The organising committee for the Paris 2024 Olympic Games has proposed a number of changes to its venue plan as it looks to cut costs amid COVID-19.

Paris 2024 has identified three areas of review to optimise its organisation: the number of venues, the level of services provided during the Games, and non-event locations. Paris 2024’s board of directors yesterday (Wednesday) agreed new proposals on the venue plan.

The board of directors has agreed to cut two temporary venues in the shape of the Aquatics Stadium and the Le Bourget Arena. As a result, swimming and water polo finals will be held at the existing Paris La Défense Arena, with volleyball events to take place at another existing venue.

The Stade Jean-Bouin will no longer be used, meaning that rugby sevens matches will be moved to the Stade de France (pictured). Lille’s Stade Pierre-Mauroy will also be used as a host venue under the new proposals.

The board of directors have also proposed that the venue at Place de la Concorde be optimised for configuration, while the Games’ climbing site has been transferred to Le Bourget. A permanent legacy site will also be created following discussions with the relevant parties.

Additionally, the number of football stadiums will be reduced from eight to seven. The venue at Colline d’Elancourt has also been confirmed for mountain bike cycling events.

It has also been proposed that the Paralympic Games venue concept will be optimised by applying the revised Olympics concept. All decisions are subject to definitive approval from international federations, the International Olympic Committee and the International Paralympic Committee.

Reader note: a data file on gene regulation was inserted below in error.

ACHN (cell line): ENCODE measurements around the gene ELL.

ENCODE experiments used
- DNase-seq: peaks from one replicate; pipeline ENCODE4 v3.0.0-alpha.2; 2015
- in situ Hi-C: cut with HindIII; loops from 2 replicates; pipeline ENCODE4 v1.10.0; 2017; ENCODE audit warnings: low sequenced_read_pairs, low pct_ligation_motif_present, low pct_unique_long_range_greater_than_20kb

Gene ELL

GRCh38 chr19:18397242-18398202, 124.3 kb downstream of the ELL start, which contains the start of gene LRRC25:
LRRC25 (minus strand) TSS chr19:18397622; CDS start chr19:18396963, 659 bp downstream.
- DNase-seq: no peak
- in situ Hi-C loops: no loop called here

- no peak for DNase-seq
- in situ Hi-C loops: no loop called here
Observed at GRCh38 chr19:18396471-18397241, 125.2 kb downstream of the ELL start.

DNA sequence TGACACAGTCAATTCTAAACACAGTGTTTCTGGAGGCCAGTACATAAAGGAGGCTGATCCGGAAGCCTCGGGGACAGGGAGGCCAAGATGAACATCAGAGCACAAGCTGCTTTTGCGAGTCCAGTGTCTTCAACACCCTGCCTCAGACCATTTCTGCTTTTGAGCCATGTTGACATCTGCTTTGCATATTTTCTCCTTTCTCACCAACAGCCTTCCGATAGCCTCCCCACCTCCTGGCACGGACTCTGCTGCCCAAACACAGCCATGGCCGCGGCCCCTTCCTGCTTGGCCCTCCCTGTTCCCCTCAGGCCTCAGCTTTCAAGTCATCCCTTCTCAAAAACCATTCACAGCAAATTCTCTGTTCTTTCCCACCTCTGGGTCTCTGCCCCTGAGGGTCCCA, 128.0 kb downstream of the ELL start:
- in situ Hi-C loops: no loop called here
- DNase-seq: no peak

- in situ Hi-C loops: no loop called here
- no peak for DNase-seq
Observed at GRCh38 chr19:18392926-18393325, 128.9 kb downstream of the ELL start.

According to the AFP news agency, the venue changes will reduce the Paris 2024 budget by as much as €150m (£137m/$176m), with other savings in areas such as transport reportedly set to save the organising committee as much as €400m. Paris 2024 said the changes have been made to create “room for manoeuvre” as it seeks to control costs and deliver the Games within the initial €3.8bn budget.

The revised concept will seek to bolster the central role the Seine-Saint-Denis neighbourhood will play during the Games. While Seine-Saint-Denis will still host the same number of events, it will no longer require the use of two temporary venues, which, according to Paris 2024, will “add nothing in terms of legacy”.

Seine-Saint-Denis will host the athletes’ and media villages, which will be transformed into housing post-Games. Athletics events will also be held in Seine-Saint-Denis and Paris 2024 will base its headquarters in the neighbourhood.

Image: Zakarie Faibis/CC BY-SA 4.0/Edited for size